That’s the word Paul uses in verse 11: I have learned to be content… He’s saying I’ve learned to be self-contained, self-satisfied. Paul says I’ve learned how to have enough resources in myself, (and when he uses this word he’s not talking about being self-sufficient in the same way the Stoics used the word, but he’s using it in the sense of being sufficient in Christ. (And we know that because that’s what comes out in verse 13): “I can do all things through Him (through Christ) who strengthens me.”
The strength is not in myself, but it’s in Christ! And it’s only as I’m plugged into Christ that I can be as these verses call me to be, which is content.
It’s very much like the image of the Vine & Branches in John 15. Jesus says I’m the Vine. You guys (disciples) are the branches, and the only way you’re going to bear fruit is to abide in the Vine! You remain in Me, and you’ll produce fruit. You get away from Me, and you’re life is going to have little to no fruit!
That’s the same image Paul is giving us in Philippians 4. It’s in Jesus that my heart finds peace & contentment (there’s deep satisfaction with life). Apart from Jesus, my heart is restless & unhappy. Apart from Jesus there’s this nagging spirit– This restless soul that seems to be so preoccupied with what should be / could be), and the key is Jesus!
Jesus is the key to contentment! The key to you being happy with where you are & what you have. The key is not a change of environment. The thing you need is not different circumstances or a different spouse or a different set of problems. The only thing you need to know contentment right now is Jesus!
So Paul says I’ve learned to be content. I wasn’t born that way, but I’ve learned to be satisfied. I’ve learned to be sufficient. To already have inside of me what I need, so that I’m not dependent on anything external (do you see where Paul is going with this)? He’s saying everything I need to be content in this life is right here on the inside!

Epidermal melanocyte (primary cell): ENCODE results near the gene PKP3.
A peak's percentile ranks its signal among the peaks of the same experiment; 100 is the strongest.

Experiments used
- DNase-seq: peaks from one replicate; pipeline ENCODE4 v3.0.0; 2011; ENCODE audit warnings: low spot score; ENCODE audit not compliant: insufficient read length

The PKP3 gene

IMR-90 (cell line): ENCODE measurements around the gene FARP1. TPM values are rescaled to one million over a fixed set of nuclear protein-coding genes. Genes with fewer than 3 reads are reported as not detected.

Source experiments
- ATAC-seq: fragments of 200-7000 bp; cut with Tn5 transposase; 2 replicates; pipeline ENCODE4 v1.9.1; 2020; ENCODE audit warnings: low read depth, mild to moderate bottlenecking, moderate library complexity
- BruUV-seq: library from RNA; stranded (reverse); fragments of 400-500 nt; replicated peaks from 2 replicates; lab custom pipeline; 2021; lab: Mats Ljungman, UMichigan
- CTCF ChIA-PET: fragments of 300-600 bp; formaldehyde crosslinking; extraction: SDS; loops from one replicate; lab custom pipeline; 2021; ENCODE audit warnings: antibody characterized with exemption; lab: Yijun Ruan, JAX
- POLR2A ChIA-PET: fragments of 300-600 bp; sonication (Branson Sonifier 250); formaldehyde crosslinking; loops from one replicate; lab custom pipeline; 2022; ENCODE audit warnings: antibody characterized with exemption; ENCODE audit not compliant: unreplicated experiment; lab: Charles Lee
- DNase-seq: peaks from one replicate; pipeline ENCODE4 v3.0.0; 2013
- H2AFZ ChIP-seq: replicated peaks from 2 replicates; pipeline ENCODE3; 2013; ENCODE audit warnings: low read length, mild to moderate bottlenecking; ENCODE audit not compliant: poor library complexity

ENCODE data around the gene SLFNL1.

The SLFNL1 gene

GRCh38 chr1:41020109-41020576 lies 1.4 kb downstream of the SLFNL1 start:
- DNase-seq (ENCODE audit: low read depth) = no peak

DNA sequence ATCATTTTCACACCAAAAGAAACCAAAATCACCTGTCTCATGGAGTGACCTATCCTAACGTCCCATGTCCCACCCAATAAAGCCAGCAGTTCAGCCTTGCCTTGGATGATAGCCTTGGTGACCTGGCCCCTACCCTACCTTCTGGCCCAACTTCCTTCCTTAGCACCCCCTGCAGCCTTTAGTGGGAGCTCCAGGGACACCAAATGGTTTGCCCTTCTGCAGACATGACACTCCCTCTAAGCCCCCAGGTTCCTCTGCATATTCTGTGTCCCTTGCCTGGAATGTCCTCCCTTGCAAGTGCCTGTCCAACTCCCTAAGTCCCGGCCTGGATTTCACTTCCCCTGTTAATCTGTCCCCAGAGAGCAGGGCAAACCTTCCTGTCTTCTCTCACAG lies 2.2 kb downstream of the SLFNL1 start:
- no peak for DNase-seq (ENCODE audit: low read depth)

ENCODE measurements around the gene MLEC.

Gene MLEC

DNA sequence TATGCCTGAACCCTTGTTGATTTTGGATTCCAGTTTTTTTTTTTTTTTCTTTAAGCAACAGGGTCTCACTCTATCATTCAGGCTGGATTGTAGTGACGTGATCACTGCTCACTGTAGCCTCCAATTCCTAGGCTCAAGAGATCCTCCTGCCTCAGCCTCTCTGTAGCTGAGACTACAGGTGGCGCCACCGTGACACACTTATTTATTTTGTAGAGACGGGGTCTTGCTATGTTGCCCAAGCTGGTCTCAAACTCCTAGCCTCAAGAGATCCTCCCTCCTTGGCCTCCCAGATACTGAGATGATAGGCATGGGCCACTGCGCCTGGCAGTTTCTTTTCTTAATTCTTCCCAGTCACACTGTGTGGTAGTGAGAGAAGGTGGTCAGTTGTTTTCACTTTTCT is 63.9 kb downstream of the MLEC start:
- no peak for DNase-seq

12 I know how to get along with humble means, and I also know how to live in prosperity…
Contentment isn’t about what I have or don’t have (it isn’t tied to external things).
12 …in any and every circumstance… Because it’s not attached to my circumstances, then I can be content in whatever situation God has placed me in because I have a sovereign God who, in His providential care, is preparing the way for me (that was main point 1)!
That teaches us that when I’m not content (the issue is not getting whatever it is that I feel like I deserve), the issue is a heart issue with God. The reality is: if you can’t be happy in Jesus right now, then changing something on the outside isn’t going to make you happy on the inside!
You understand that? You picking up what I’m putting down? Contentment is independent of my circumstances. It’s not about having things right out here; it’s about being right in here!
12 …I have learned the secret of being filled and going hungry, both of having abundance and suffering need…
Paul says I’ve experienced what it’s like to live on humble means. I know what it’s like to live in a prosperous way. He says I’ve been filled. I’ve went hungry. I’ve lived with an abundance, and I’ve lived with need, but in it all Paul says I’ve learned to be content. I’ve learned to be satisfied because of what (Who) God has put inside me, so I’m not dependent on any of these external things to make me content!
Number three (and we’ve already touched on this, so we won’t dwell here long), CONTENTMENT IS ABOUT BEING FULLY SATISFIED IN CHRIST.
13 I can do all things… Now he has in mind here, all the physical things he just talked about in verse 12. He says, back in verse 12, I can be content with humble means. He goes on to say I can be satisfied with being filled or going hungry, having abundance or suffering need, and the natural question is, “How? How do you do that? How is that possible? How do you live like that?”
13 I can do all things…
You need to hear strength behind that declaration! It speaks of having the power & the resources, and Paul says I can do it all through Him, verse 13, who strengthens me— And that phrase means “to infuse with strength.”
We look at a testimony like this and question, “How is it possible?” Paul says I have the power to do all things through Him (through Jesus) who infuses me with strength.
That’s where contentment is found. Contentment is about being fully satisfied in Jesus. It’s not seeking after the perfect circumstances (because a restless heart will always want), but it’s about Jesus being enough! And when Jesus is enough (when that’s my heart’s confession), then I can be satisfied in here (in my heart), regardless of whether roses are coming up on the outside or not.
Contentment rests in God’s providence. Contentment is independent of my circumstances. Contentment is about being fully satisfied in Christ. Real quick, here’s the last one (number four), CONTENTMENT IS ABOUT BEING OUTWARD-FOCUSED.